of barrier culverts and the impacts they have on our nation’s aquatic resources.
The project will be accomplished in the following manner:
All state and federal agencies that manage lands in Alaska, Washington, Oregon,
Northern California, Idaho and Montana will be contacted by phone and/or e-mail and
asked to provide any and all information related to culvert inventories completed or on-
going in their respective jurisdictions. Matt Blank has a good list, provided at a National
Fish Passage Summit in Denver this past year, of the people who are involved with fish
passage and culverts in these regions.
The data will be tabulated and grouped into five basic categories: (1) number of culverts
on fish bearing streams, (2) number of total barriers (culverts that do not pass any fish
regardless of flow, species and life stage), (3) number of partial barriers (culverts that
pass certain species or life stages during some portions of the year, but not all), (4)
number of passable culverts, and (5) number of culverts not yet assessed with regards to
This information will be analyzed with basic statistics, summarized and presented in one
report. It is important to keep in mind that this document is intended to provide basic
information on the magnitude of this problem, not to analyze factors or conditions that
allow or prevent fish movement through culverts or other related analyses. Those types
of analyses require much information related to the site characteristics, hydrology and
biology of each individual setting.
The project will be accomplished according to the following schedule:
Task October November December January February March April May
Task 1 – contact agencies and gather data
Task 2 – compile existing data, group into
categories, and analyze with basic statistics
Task 3 – prepare summary report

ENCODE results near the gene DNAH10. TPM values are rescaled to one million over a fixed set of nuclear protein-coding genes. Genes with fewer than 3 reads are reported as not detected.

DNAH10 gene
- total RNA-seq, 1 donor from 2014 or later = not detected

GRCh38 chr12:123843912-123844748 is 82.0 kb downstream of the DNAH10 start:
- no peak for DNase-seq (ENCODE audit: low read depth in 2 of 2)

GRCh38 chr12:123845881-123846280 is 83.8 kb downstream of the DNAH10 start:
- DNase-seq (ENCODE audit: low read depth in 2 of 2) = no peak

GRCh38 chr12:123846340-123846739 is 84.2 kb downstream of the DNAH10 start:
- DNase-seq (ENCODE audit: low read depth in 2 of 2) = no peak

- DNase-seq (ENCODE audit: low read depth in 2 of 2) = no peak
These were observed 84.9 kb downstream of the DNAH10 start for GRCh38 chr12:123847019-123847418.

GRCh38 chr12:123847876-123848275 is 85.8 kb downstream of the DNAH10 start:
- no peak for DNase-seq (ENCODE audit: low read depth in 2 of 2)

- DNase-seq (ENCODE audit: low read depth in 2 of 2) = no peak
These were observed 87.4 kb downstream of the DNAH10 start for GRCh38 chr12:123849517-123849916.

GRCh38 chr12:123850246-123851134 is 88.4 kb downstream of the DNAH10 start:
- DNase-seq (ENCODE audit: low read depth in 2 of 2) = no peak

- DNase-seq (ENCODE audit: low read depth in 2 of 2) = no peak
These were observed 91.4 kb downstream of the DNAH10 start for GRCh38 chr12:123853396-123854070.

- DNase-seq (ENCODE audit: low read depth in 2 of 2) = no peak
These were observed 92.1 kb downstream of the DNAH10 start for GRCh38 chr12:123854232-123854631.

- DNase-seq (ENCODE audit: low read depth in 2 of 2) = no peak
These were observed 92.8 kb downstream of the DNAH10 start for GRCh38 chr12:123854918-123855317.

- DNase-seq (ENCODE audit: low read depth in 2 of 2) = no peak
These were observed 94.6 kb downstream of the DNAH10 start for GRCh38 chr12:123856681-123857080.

Task 4 – prepare final presentation and present
The following table provides the number of hours anticipated to complete this project:
Task Number of Hours
Task 1 – contact agencies and 160
Task 2 – compile existing data, 120
group into categories, and analyze
with basic statistics
Task 3 – prepare summary report 100
Task 4 – prepare final presentation 20
At present, there is no document that provides a large scale understanding of the problem
presented by culverts on fish bearing streams. The final report will provide information
that will be used by transportation agencies, natural resource managers, educators,
environmental organizations, and others to guide them in addressing this emerging area.
This report will further WTI and MSU’s reputation as national leaders and visionaries in
the field of Road Ecology.
There is some research that summarizes culvert inventories for portions of states. For
instance, the United States General Accounting Office reports that there are over 2,600
barrier culverts on public land managed by the Forest Service and the Bureau of Land
Management in Oregon and Washington alone; however, at the time of the publication
inventory efforts were still in progress and the number of barrier culverts was thought to
be as high as twice that many (GAO, 2001).
This project will require a student who has excellent communication and organizational
skills with a desire to learn about aquatic ecology and civil engineering. The student
must also have good writing skills, and a tenacious attitude to track and follow-through
with the contacts.
The final product from the student will be a report that summarizes the contacts made,
and provides the culvert inventory data as described above.